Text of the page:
Gansu Province (1) : Dunhuang

Dear readers,

I am about to start the second stage of my amazing trip.  Where Xi’an was the final destination of travelers on the Silk Road, I am going to explore a more western part of the Ancient Silk Road in Gansu province, in North-West China.  I will be staying in the ancient oasis town of Dunhuang in the Gobi Desert. Today a small city of about 200.000.  

Around this historical city which was an important stop on the ancient Silk Road and a crossroads with other important trade routes leading North, you can find some of the oldest remains of the Great Wall and parts of an extensive defensive network of walls and watch and beacon towers and fortresses all designed to protect the precious caravans and the thriving trading center of Dunhuang, and more important, the passage way to the valleys and plains leading to Ancient major Chinese cities such as Chang’an (Xi’an).

But there is more : thousands of ancient Buddha caves, a unique national geological park, and the most beautiful Crescent Moon Spring surrounded by Singing Sand Dunes..  I am really excited, but I arrive very late so I will start my exploration in the morning.  The hotel (Dunhuang Moya Hotel) is very nice and I enjoy a great breakfast, but it is located at the edge of town and not in the center, which us a bit inconvenient if you want to go to town for dinner. The more central Dunhuang International Hotel is a good alternative.  I am ok with the location.  There are so many sites to visit and the are all quite far out of town (up to 100 km) that i booked a local driver to take me around the coming 2 days so i can easily go anywhere I want.

Ancient Dunhuang Town Movie Set

I notice what looks like an old fortress a bit down the road and I ask the driver what it is.  I didn’t know about any fortresses nearby.  The driver tells me that this is Dunhuang Movie Town, a large desert studio built by the Japanese and since than used as a setting for over 100 movies.  Probably all famous Chinese actors have been here at one time or another.  Ok…  and you can visit it ? … Ok. Sounds like fun. So we pull over for a quick stop.  I had never been in a studio before, and I must admit i was curious.

The walls are pretty tall now that i stand next to it. Replica siege weapons are lined up in front of them.  An imposing gate leads inside. Although it is of course fake, I must admit I was surprised by the incredible detail of the constructions.  Its like you step through a time machine when you pass under the entrance gate : torture devices, stables, chariots and more.  The stairs leading up to the walls have a slope without steps to allow horses to get up as well, and there are props everywhere in small alleys and behind corners for shooting different scenes.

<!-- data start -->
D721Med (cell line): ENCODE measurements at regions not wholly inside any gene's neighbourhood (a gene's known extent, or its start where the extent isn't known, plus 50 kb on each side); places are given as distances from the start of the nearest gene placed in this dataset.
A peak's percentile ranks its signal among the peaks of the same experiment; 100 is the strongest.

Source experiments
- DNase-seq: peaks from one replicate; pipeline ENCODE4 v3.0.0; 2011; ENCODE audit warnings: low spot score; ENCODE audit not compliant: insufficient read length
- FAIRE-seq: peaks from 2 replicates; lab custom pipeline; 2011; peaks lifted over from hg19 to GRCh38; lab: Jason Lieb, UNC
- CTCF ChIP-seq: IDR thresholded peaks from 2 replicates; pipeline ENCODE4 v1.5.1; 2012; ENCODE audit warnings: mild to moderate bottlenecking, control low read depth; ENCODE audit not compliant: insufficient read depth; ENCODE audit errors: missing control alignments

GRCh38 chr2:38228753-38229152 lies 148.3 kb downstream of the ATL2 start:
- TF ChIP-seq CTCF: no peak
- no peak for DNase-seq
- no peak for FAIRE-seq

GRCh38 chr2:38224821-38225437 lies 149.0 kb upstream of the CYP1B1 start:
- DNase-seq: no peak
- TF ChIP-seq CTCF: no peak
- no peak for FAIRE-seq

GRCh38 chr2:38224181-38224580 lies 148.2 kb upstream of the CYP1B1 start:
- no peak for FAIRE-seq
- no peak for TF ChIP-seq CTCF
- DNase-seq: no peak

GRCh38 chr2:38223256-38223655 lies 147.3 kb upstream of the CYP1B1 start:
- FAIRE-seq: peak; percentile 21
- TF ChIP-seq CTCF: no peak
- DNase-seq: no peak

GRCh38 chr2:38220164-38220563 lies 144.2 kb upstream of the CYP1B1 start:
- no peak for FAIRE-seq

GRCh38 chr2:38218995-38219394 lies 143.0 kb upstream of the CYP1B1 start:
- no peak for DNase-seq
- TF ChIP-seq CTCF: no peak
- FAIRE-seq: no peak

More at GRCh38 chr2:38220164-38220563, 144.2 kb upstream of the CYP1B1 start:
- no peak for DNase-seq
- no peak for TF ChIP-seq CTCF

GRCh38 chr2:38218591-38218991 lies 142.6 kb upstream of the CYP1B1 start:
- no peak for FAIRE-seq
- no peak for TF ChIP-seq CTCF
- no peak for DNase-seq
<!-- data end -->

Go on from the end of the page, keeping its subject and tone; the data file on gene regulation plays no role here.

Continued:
It’s like a small town with streets and a temple.  I enjoy my walk around the studio.  Its really quite fun with a lot of different parts to discover and some great pictures to take.  As I walk through a street that looks like a far west town, I discover an old airplane behind some buildings.  As I said : great for some fun pictures !

mmexport1471865505713Near a small temple there is a beautiful gate building that offers a great view over the studio and the rough, empty surroundings. I walk further in a street that must have been a busy market with stalls on both sides.  You can go in most houses although most are empty.


Towards the end of town I find a small area used for a Korean movie.  The buildings are really nice and I wonder what story was being told here.

But a quick tour is enough for me.  Why waste more timethere if you csn see the real deal? So I walk back to the parking to continue the trip to my first real destinaton : the West Thousand Buddha Caves

West Thousand Buddha Caves

In the area around Dunhuang, archaeologists have discovered hundreds if not thousands of these caves.  The were constructed over the centuries by Buddhist travelers on the Ancient Silk Road and wealthy merchants from the region. Many travelers came from India and left a legacy of documents and manuscripts and delicate frescoes in thousands of shrines. Some caves date back as early as the 4th century AC and their discovery was immensely important not only for its historical value but also in Chinese literature as many works were discovered that were believed lost.


The caves I visit today are a smaller archaeological site about 35 km from Dunhuang city. The most famous ones are the famous Mogao Caves, but they are on the other side of Dunhuang and on tomorrow’s program. Today we stay to the West of Dunhuang.  I don’t see the caves anywhere when we park the car.  I see some trees growing in what seems a very large pit and some people heading towards the edge.  Than i see stairs leading downstairs.  Apparently the caves are chiseled out the rocky sides of this depression of the terrain.


Its not a very big site but big enough to hold a large garden.  I rather see the caves so I wait a while until there are enough visitors to start a guided tour with a small group.  There are 16 caves of which 9 can be visited.  But to protect the delicate frescoes, they are not all open simultaneously.  Instead some kind of rotation system is used.  I visit 4 caves dating from the Northern Wei Dynasty (375-534 AC).

The caves are sealed of from daylight and you enter through a small door. Inside the small shrines are wonderful. There are statues of Buddha and other religious figures, and the walls and ceiling are colorful decorated with religious scenes and thousands of small Buddha images.

Unfortunately I can’t take any pictures.  Not allowed.  I am a bit confused.  I understand no flash is allowed, to protect the paintings from fading. But the guide explains the meaning of the paintings using a flashlight so i don’t even need to use a flash.  I reluctantly tuck away my phone wondering how i can possibly damage the artwork by pointing my android at it.  I think of the early days of photography when people thought that having your picture taken would capture your soul..

Than the guide points out that you can buy a small book at the entrance with pictures of the caves inside.  Now i get it.  Well.. It would be much of a travel blog if i can’t show what the caves look like, so I get the book for a reasonable price and I must say the pictures are much better than I could have taken inside the dark caves, and there are pictures of other caves I didn’t see. And so I find myself taking pictures of the pictures to at least show you the marvelous decorations of these ancient shrines.  Well.. I guess you could say that I did take the pictures myself…